Last week, enterprise admins and office workers were less than excited to discover that Google Chrome kept crashing and leaving users with empty, white tabs in RDS and Citrix environments. In tightly controlled environments, this incident was not a confidence booster for using just Chrome.
Let’s look at what happened and whether there’s anything admins can do going forward to prevent this (if it’s preventable).
A Google experiment goes live
Google decided to enable an experimental flag called WebContents Occlusion to stable Chrome versions (77/78)—spoiler: it didn’t go very well. The feature is designed to reduce resource usage when not in active use (which given how resource-hungry Chrome is, is a good idea), it just didn’t work as intended. Instead, Chrome would unload the tab entirely when it sensed another app in active use.
The feature had been in beta for about five months, according to the Chromium bug thread. It was already live on about 1% of users’ devices and as Google didn't notice any complaints or issues, they went ahead made it live on the stable version of Chrome. (It’s not clear why Google didn’t do a staged rollout.) One comment in the thread mentioned having issues with Chrome before last week and wondered whether they were part of the 1%--it’s not clear.
Unfortunately, the experimental feature didn’t work well for virtual environments and left workers staring at blank tabs if they used RDS or Citrix (we didn’t happen to see any mentions of this happening in VMware Horizon environments). While some users might be able to jump to another browser (provided the web application they use is multi-browser), this isn’t always an option for tightly controlled workplaces.
Can you prevent this in the future?
So, it turns out Google can just decide to subject every user to new features without them even knowing. Is this something new admins just have to learn about and be worried about or is there a way to avoid it? There’s a little good news, but mostly bad news. First, the bad news.
It doesn’t matter how you manage Google Chrome—none of the techniques would have prevented the experimental flag from going live. Since Google didn’t change the version number of Chrome when adding the feature (which, once stable, seems like a nice improvement), disabling auto updates and the Group Policy “pin Chrome Browser to a specific version” wouldn’t prevent this from happening again. Disabling component updates might be one option, but it should be noted that some components are exempt, so it’s not clear how helpful this would be overall. You could stay a couple more versions behind (this didn’t affect Chrome 76), but then you open yourself to other potential problems.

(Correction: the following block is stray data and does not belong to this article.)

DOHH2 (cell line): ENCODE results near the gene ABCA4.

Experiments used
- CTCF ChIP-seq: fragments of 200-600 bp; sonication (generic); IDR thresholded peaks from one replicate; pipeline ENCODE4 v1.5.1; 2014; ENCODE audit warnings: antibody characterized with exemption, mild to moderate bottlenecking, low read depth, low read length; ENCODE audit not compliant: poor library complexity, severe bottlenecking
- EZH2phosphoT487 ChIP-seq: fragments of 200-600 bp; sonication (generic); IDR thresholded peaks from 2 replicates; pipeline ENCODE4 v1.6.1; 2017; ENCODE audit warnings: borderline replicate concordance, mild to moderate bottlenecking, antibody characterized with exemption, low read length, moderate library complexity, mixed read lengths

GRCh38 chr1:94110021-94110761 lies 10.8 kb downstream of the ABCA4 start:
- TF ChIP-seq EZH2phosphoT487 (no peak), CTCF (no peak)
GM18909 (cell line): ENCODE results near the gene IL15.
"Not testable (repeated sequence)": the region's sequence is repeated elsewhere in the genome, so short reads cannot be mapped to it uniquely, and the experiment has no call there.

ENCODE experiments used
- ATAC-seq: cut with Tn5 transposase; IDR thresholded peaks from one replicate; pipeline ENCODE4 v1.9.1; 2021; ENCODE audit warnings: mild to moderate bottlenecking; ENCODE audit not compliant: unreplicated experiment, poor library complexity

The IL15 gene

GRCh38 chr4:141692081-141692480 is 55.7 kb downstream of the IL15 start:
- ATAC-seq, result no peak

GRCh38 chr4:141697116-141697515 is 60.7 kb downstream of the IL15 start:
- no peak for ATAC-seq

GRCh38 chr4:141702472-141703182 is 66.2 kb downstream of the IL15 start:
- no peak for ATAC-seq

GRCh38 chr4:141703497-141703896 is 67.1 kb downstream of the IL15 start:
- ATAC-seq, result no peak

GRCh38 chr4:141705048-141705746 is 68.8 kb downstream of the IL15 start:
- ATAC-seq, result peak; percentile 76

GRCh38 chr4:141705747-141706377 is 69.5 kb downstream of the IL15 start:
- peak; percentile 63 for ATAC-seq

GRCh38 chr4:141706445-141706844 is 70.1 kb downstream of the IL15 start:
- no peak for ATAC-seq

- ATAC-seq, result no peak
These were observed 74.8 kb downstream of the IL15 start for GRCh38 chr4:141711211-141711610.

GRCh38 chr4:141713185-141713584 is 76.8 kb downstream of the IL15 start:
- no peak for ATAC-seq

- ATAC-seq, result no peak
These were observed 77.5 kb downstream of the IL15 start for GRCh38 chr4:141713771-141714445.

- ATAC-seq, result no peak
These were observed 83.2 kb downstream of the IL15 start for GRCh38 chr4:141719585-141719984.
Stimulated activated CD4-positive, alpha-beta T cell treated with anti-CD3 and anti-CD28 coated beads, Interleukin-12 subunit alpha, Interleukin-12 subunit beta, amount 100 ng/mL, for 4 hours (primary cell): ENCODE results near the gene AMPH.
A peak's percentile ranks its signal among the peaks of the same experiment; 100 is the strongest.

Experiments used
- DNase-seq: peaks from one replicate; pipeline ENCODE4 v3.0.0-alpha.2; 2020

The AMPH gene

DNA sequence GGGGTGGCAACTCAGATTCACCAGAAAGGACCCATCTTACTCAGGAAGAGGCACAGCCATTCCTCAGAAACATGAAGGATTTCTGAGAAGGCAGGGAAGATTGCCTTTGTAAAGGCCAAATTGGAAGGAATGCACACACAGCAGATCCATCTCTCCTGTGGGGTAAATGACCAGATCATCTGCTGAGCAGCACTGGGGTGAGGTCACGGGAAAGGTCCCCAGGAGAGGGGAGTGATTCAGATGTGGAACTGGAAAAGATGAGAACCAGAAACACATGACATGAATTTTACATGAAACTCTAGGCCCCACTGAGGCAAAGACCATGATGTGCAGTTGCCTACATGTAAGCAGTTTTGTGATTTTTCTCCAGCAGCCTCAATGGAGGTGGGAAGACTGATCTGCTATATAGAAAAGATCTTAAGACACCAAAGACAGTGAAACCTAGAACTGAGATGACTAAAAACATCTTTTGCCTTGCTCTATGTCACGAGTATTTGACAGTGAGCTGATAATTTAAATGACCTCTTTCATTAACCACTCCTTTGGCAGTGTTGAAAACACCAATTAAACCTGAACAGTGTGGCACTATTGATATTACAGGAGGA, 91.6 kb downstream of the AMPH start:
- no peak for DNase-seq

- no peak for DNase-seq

The good(-ish) news is that there are ways to mitigate this particular flag and others in the future—but only after the change has gone live. While Google has since rolled back the change, admins could go into chrome://flags and disable #web-contents-occlusion and #calculate-native-win-occlusion. Some commenters in the Chromium bug thread found success with the Chromium command line --disable-backgrounding-occluded-windows.
Admins can also disable experiments with the --no-experiments Chromium command line, but it doesn’t disable about:flags, so admins would have to start up Chrome with the command line and then disable that particular flag. One commenter in the thread did mention that they have a limited command line length in their RDS/Citrix environment, making this difficult to use.
Chrome isn’t the only browser with the ability to rollout features without altering the version number, Firefox does as well, though it can be outright disabled. Additionally, all Chromium-based browsers have this "feature," meaning it'd be in Chromium Edge.
While Google apologized for the crashing, they didn’t exactly provide much in the way of reassurance that they wouldn’t do this again in the future. Google Engineer David Bienvenu said, “I hear you loud and clear bout (sic) being able to opt out of these experiments. I don’t know if it’s currently possible, but if not, I’m sure it will be discussed.”
While it’s possible to disable the flag through chrome://flags, it’s not currently possible to disable any experimental flags from becoming enabled across an organization, only fix the issue afterwards.
Maybe Google introduces the ability to prevent experimental flags via group policy and the Google Admin Console going forward? Another easy method to fix this is that maybe Google should actually change the version number anytime they do anything to Chrome that will affect live environments. That alone would have prevented this from affecting organizations that disabled auto updates. Or, maybe there should be a long-term service release of Chrome.
Has this event caused your organization to consider moving to another browser like Chromium Edge (so do you trust Microsoft not to use it) or Firefox?